Charging an electric car takes longer than filling a petrol or diesel car’s fuel tank, but exactly how much longer will depend on what kind of charger you use. To help you work out how much time you’ll have to kill we’ve put together a guide to the different chargers available.
If you’ve already decided which electric car you want, see how much you can save by heading over to our deals page. Click ‘login’ in the top-right-hand corner to sign in and configure a brand-new car, or browse our extensive range of pre-reg, ex-demo, new, nearly new and used in-stock cars.
|Tesla supercharger||Public fast charging point||Public charging point||Home wall charger||Home three-pin socket|
|Charging speed (miles per hour’s charge)||Approximately 210 miles||Approximately 150 miles||Between 30 and 80 miles||Between 15 and 30 miles||Approximately 7.5 miles|
|Usual power output||120kW||50kW||22KW or 7Kw||7Kw or 3.7kW||3kW|
Public fast-charging points
Public fast-charging points are often the quickest way to top up your electric car’s batteries if you find yourself running low out of range halfway through a long drive. You’ll most commonly find them installed in motorway service stations and public car parks.
These chargers are usually rated at 50kWh – this means they can supply a battery with 50kW of energy every hour. As a result, you can charge most electric cars from almost empty to approximately 80-per-cent charged in about half an hour.
If you own a Tesla you can use one of the company’s Supercharging fast chargers. These can supply as much as 120kw of energy – enough to fully charge an 85 kWh Model S from completely empty in 75 minutes. Models with more powerful batteries, such as the P100D, will take longer to charge but have a greater range as a result.
Some manufacturers recommend you don’t use these rapid chargers too often. Overusing them can damage the batteries, eventually reducing the car’s range and shortening the lifespan of the batteries. Fast charging points are quite expensive to use, too, so you’ll probably be better off using a slower but cheaper public charging point for regular top-ups.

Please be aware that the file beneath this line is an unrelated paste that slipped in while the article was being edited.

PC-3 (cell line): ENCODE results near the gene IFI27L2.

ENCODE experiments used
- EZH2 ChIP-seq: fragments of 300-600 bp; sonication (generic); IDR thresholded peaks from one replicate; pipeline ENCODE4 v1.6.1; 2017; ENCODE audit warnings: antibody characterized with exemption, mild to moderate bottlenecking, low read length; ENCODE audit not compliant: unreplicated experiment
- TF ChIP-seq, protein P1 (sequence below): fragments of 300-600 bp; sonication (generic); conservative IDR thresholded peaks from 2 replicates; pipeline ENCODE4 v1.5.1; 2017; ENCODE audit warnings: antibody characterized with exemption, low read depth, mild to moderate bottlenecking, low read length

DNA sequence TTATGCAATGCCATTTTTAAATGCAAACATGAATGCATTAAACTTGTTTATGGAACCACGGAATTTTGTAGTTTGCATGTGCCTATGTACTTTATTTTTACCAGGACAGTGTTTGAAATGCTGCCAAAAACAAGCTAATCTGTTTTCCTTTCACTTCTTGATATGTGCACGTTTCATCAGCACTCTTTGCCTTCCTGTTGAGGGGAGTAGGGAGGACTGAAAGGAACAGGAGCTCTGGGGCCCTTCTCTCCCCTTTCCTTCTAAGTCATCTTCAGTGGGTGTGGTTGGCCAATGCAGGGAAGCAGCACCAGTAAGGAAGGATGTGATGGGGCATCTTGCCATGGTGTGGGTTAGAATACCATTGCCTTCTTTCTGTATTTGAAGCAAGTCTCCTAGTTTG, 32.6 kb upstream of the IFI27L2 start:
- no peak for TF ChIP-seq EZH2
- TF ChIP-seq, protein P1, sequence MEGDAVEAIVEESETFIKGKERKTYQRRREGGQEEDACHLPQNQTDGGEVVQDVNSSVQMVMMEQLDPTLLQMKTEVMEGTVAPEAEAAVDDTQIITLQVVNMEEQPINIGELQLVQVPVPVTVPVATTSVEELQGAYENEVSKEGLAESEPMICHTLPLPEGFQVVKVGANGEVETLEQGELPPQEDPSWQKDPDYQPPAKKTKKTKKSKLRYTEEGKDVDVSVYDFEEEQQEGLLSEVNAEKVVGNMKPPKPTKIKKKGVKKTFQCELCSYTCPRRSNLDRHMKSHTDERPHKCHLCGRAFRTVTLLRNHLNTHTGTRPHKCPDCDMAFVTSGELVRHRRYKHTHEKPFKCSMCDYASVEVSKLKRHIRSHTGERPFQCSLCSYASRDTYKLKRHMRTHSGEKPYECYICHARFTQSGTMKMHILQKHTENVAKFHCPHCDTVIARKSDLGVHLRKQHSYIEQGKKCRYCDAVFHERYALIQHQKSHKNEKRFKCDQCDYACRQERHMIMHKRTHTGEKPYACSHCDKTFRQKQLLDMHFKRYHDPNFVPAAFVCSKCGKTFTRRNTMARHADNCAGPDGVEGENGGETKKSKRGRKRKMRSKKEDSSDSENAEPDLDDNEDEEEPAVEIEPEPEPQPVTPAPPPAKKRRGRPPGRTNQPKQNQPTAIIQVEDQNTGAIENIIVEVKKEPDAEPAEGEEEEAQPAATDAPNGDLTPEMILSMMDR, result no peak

Public charging points
You’ll also be able to charge your car at other, less speedy public charging points. These usually come in 7kWh and 22kWh varieties. Using a 7 kWh charger you’ll be able to boost your car’s range by approximately 30 miles for every hour of charging, while beefier 22kWh chargers can add around 80 miles of range in the same 60-minute period.
You can get wall chargers installed in your home or garage, too. These usually come in 7kWh and 3.7kWh outputs. The former will be just as fast as a 7kWh public charger but the slower 3.7kWh system will only be able to add around 15 miles of range every hour. You’ll still be able to charge your car from empty to 100-per-cent charged overnight, however.
These wall chargers range in price from less than £300 to more than £1,000, but the Electric Vehicle Homecharge Scheme means you can apply for a Government grant to cover 75 per cent of the purchase and installation cost. This grant is capped at £500.
If you don’t have a wall charger fitted your other option is to charge your car using a conventional three-pin socket. Unfortunately, these are rated at just 3kWh so fully charging your car will take significantly longer as a result. Unless you do very short journeys, it’s best to consider this a backup rather than a regular means of charging your car.
Find your perfect car
Click login in the top-right-hand corner to sign up and configure a new car, or browse our extensive range of new, nearly new and pre-reg stock cars. For more options, head over to our car chooser or check out our latest new car deals.